Secret National Security Letters demanded your browsing history
Thousands of National Security Letters are sent annually, don’t need a judge’s signoff, and it’s illegal to tell anyone you got one. What do they demand? Web browsing history, the IP addresses of everyone corresponded with, all online purchases, and more.
Ars Technica’s David Kravets reports that the details of the secret letters have emerged thanks to court moves from an ISP reluctant to secretly surveil its users for the FBI.
“The FBI has interpreted its NSL authority to encompass the websites we read, the Web searches we conduct, the people we contact, and the places we go. This kind of data reveals the most intimate details of our lives, including our political activities, religious affiliations, private relationships, and even our private thoughts and beliefs,” said Nicholas Merrill, who was president of Calyx Internet Access in New York when he received the NSL targeting one of his customers in 2004.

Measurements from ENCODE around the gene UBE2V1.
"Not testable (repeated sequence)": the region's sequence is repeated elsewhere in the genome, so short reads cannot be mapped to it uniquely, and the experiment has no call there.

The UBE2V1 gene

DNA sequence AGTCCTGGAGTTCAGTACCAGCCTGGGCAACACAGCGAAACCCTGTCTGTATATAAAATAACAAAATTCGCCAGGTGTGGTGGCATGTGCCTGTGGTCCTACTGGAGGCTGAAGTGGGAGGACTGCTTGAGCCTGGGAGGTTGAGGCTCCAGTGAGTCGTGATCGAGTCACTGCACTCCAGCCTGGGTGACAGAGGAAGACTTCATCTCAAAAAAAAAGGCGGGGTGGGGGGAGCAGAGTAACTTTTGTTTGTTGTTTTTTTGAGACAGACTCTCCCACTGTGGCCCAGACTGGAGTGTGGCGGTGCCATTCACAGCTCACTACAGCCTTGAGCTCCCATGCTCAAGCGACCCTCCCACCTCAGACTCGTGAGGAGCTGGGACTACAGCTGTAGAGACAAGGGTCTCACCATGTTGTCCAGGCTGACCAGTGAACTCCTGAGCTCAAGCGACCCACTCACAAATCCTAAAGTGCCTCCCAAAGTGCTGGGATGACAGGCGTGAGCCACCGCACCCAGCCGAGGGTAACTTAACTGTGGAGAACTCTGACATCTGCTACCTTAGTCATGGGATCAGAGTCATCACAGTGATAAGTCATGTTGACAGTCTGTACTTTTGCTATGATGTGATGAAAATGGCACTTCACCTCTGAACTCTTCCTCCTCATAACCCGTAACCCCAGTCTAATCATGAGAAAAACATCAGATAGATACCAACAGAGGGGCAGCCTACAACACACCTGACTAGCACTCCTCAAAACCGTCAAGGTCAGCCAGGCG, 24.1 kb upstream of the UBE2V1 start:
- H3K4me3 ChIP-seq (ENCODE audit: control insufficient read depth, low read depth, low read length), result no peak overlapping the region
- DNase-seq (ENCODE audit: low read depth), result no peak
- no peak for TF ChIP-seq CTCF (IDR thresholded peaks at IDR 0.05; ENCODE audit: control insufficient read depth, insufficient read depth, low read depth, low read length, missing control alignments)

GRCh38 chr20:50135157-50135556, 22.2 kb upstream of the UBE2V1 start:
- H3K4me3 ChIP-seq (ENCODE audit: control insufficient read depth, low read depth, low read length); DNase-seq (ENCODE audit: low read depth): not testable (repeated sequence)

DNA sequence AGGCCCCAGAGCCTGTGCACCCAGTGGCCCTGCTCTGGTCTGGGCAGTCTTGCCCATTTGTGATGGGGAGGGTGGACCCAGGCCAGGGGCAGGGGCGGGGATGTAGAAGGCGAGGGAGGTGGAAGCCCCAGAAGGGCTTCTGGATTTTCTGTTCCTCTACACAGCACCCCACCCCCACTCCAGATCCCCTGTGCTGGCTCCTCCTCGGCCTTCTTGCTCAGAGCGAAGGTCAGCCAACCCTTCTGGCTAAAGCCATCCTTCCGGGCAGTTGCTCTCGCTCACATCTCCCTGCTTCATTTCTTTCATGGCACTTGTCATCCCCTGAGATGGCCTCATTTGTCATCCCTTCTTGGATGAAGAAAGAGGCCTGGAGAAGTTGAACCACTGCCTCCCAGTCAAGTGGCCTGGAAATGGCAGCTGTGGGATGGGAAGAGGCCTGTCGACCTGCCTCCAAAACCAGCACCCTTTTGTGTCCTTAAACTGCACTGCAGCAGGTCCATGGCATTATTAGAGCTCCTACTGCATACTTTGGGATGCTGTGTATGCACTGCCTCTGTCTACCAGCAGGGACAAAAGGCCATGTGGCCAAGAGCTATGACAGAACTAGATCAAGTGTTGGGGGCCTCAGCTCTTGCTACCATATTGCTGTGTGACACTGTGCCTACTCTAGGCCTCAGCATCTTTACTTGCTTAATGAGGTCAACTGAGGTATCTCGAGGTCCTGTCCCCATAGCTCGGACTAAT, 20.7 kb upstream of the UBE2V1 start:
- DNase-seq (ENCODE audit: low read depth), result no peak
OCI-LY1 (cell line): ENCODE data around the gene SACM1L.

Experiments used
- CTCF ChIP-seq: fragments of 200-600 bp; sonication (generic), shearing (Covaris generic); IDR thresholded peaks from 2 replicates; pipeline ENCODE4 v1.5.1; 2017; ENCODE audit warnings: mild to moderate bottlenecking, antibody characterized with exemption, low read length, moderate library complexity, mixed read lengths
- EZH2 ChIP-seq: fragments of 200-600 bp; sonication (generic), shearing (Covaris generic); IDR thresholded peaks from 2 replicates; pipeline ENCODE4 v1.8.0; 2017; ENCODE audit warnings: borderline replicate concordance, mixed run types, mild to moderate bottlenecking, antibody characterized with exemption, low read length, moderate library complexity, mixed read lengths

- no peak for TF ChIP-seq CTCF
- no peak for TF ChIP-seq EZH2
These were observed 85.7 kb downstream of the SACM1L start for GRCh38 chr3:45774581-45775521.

The FBI subsequently dropped demands for the information on one of Merrill’s customers, but he fought the gag order in what turned out to be an 11-year legal odyssey just to expose what the FBI was seeking. He declined to reveal the FBI’s target.